The Inventor is in many ways a less interesting archetype, built around the Create Invention ability. This allows the character to craft items using rules very similar to how magic items are crafted (rather than build on the Core Rulebook‘s broken crafting system for mundane items), but restricts the inventor to nonmagical devices. That means mostly the character can make improvements to existing items, such as faster sea ships, sharper swords, and lighter armor. There is a mechanism for crafting “anachronistic devices,” but it explicitly leaves a lot of specifics of how such devices would work to the GM. While there’s a benefit to that (the GM<can sit down with the inventor player and go over what is and isn’t acceptable), I’d still rather have seen more examples. Still, the flexibility of the system (and ease with which it could be coupled with equipment lists from something like d20 Modern) easily explains why this design choice was made.
The third archetype is the Medical Examiner, who clearly borrows from House, M.D. and the older Quincy, M.E. Television shows, although it can also be used to portray any crime-solving character with medical training (which surely suggests it was included to allow a Doctor Watson to join in a Sherlock Holmes fantasy campaign). While there are solid crime-solving abilities presented (read the dead being the major one, allowing the character a speak with dead-like ability to learn from a corpse), there are also some great medical powers that allow the character to get more out of a healing kit and suppress the effects of broken bones and other nasty conditions. While it might be surprising that an “investigator” character would focus so much on healing, realistically a player with a doctor as a character wants to be good at healing in combat, and this archetype delivers on that desire.
Overall the customizable nature of the investigator and the provided archetypes are nice design decisions, as they allows a character to fulfill a wide range of potential roles, and not all of them require a character hail from a “modern” background. While a player and GM would need to discuss how appropriate some of the talents and archetypes would be, the investigator could easily be used to create a detective or philosopher raised within a fantasy-medieval setting, in the style of Glen Cook’s Garrett P.I. Series or Randall Garrett’s Lord Darcy books.
The archetypes are followed by a brief (but useful) section on how (and if) to run mystery plot-lines in a fantasy game setting, what effect divination magic is likely to have on such plots, and how to prevent a failed skill check from bringing such plots to a halt. That in turn is followed by some simple, but very useful, research rules that allow a question to be investigated in a more interesting fashion than, “Make a Knowledge skill check.” A big part of those rules are “research archives,” which are information storehouses (like church archives and libraries) that can be used to advance a research question. These are given simple statistics based on Knowledge skills, and several examples are given. Finally comes a short list of forensic tools from advanced cultures (given in broad terms), and a short rehash of the Progress Level Proficiency rules first presented in The Enforcer.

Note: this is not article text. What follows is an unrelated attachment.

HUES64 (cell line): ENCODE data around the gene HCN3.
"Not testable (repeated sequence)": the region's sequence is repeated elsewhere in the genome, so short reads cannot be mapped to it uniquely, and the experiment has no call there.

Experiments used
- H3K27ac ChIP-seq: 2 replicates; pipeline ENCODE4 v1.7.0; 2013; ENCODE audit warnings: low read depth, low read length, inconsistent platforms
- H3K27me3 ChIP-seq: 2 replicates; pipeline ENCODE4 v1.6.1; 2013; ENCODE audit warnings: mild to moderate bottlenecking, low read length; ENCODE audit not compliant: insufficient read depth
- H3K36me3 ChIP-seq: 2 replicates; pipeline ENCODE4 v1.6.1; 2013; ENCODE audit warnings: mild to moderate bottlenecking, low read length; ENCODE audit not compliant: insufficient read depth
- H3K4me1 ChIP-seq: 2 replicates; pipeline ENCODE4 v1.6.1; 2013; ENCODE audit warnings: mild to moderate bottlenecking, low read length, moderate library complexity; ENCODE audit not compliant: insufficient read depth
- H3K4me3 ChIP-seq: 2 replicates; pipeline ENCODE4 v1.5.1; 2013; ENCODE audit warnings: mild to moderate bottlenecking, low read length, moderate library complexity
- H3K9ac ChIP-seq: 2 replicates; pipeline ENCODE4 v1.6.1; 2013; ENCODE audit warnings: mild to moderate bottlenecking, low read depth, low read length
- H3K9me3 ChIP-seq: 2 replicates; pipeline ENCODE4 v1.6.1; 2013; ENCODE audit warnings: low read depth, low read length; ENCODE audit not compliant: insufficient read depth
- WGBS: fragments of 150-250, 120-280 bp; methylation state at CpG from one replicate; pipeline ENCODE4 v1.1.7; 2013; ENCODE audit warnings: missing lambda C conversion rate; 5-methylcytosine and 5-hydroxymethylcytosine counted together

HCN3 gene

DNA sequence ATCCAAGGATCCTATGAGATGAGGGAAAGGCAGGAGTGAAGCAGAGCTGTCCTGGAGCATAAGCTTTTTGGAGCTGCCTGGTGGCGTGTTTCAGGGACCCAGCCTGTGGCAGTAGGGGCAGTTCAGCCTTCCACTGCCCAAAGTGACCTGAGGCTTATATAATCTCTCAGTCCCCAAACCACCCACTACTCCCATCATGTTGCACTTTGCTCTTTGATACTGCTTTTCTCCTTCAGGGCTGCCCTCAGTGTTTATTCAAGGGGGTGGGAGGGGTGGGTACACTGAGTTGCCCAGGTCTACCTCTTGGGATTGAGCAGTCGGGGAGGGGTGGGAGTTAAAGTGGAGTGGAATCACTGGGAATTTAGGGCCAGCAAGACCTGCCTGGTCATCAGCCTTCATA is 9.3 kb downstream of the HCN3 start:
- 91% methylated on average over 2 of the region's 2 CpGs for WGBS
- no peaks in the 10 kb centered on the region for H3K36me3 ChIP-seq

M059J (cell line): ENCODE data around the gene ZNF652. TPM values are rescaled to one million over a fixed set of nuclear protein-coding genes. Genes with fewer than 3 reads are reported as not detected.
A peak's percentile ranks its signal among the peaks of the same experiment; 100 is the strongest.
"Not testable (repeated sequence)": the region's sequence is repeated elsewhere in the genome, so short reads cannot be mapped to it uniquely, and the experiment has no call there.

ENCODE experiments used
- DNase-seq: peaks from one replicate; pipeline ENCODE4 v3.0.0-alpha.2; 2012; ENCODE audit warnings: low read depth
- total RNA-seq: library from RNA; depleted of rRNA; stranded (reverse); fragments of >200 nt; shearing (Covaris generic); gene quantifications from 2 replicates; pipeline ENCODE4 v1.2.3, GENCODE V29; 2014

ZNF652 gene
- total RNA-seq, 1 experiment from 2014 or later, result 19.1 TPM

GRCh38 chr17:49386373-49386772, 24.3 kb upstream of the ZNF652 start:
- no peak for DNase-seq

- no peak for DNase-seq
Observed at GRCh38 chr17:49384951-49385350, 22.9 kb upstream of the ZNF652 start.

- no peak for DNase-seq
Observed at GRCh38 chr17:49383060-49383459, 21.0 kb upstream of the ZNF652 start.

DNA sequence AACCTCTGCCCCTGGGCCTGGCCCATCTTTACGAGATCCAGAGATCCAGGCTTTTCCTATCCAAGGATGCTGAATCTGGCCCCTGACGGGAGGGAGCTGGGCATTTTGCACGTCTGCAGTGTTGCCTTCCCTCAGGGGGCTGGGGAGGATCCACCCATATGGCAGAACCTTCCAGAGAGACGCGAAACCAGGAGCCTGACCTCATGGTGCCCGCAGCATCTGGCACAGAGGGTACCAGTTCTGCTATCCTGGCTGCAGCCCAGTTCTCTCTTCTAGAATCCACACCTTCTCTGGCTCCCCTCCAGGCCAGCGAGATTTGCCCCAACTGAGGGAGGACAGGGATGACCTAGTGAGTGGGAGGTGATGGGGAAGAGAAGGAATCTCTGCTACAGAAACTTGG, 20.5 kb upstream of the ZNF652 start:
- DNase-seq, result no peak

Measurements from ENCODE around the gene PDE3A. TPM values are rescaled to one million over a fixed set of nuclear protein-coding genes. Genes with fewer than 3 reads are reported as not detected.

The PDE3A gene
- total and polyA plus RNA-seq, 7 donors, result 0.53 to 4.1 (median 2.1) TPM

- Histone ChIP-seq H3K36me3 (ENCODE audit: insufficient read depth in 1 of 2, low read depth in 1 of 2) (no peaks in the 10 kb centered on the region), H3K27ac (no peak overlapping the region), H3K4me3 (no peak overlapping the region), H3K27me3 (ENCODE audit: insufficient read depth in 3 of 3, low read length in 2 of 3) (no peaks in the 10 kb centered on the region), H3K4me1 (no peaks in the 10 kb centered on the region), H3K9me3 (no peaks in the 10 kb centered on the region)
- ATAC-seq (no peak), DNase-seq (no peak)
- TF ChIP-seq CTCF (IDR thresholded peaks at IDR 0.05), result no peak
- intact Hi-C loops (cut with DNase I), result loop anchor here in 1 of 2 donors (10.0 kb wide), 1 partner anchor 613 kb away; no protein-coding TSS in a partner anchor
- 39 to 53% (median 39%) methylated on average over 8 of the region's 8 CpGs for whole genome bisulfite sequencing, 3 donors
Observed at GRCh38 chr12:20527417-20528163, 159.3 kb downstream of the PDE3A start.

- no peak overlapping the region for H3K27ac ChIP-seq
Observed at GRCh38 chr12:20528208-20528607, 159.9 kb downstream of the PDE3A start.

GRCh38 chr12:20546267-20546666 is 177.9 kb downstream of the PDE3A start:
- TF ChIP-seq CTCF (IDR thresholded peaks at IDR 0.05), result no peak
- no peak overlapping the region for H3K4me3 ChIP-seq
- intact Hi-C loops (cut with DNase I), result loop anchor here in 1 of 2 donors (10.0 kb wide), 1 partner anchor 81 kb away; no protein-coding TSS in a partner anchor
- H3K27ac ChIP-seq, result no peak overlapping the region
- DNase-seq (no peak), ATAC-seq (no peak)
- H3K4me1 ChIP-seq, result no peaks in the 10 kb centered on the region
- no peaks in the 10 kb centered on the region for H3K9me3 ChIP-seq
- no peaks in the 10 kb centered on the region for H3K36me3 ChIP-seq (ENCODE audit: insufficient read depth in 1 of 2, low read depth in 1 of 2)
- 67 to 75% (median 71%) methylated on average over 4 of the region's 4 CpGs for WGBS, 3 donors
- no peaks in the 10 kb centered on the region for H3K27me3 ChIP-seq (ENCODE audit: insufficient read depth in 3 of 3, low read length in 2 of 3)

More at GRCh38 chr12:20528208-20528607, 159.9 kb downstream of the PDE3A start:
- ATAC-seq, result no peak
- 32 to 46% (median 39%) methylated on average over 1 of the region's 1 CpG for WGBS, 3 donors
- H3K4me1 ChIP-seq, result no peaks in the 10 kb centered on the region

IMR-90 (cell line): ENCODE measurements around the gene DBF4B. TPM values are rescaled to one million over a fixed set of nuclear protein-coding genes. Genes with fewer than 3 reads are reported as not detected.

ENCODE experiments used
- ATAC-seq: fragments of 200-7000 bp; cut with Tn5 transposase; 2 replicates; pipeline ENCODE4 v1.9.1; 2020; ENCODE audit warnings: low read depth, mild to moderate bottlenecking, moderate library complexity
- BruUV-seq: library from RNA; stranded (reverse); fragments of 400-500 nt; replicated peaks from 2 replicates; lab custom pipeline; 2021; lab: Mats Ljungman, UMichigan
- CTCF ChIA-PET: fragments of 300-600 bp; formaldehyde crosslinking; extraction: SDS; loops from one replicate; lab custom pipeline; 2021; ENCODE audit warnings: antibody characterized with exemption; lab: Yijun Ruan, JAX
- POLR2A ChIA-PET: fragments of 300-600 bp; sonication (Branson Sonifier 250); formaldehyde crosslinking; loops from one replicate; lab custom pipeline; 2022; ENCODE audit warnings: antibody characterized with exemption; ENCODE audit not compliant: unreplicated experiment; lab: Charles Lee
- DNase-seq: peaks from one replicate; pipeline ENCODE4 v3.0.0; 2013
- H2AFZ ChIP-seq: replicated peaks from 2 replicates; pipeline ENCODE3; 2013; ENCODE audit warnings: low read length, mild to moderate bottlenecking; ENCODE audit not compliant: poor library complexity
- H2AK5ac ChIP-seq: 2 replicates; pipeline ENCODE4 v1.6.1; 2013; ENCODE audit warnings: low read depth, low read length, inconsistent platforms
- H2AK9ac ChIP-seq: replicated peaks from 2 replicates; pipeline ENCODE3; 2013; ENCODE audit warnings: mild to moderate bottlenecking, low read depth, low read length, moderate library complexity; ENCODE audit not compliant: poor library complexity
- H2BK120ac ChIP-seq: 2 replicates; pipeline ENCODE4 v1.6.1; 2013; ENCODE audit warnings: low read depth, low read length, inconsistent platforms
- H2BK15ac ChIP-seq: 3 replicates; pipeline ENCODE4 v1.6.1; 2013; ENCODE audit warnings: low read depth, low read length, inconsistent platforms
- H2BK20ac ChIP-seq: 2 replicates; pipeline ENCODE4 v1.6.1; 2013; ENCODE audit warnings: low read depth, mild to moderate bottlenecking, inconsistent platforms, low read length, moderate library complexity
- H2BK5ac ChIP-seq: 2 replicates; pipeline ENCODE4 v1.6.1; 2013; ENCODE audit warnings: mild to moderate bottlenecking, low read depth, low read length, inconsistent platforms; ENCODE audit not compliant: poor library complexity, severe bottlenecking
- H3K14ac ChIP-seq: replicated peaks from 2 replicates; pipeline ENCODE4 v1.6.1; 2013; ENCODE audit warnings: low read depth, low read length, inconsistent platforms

If the product has a fault, it’s in totally ignoring the question of conflicts in societal norms. Characters from a “modern” setting are classically presented in time travel stories has having some difficulty dealing with the attitudes and traditions of medieval societies and characters, but there’s no mention of how to handle such issues in either Anachronistic Adventurers books. While it could be argued the best answer is to “role-play such conflicts,” a short discussion of how to handle the problems that might arise from such conflicts would have been helpful. Indeed, given there are rules for Progress Level Proficiencies (which define what counts as “simple” or “martial” weapons for a character), I could easily see applying non-proficiency penalties to social skill checks (Bluff, Diplomacy, Sense Motive, and so on) for characters who have not yet acclimated to a new setting. This is a minor oversight, and doesn’t mar the product’s value overall, but is worth mention.
The end result is impressive, and I’m happy to rate it a 4.5/5. The addition of a section that at least addresses the social impact of “modern” characters in a feudal, stone age, or fantasy-themed and one more proofreading pass could elevate the book to a 5/5, but it’s still much better as-is than most third party Pathfinder products. Even more exciting is the idea that more Anachronistic Adventurer products may be on the way, as each one expands the utility of all those that come before it. With a few more books, the series could even be used to run a mystery men/pulp heroes type of game, which is a definite bonus in the line’s overall usefulness.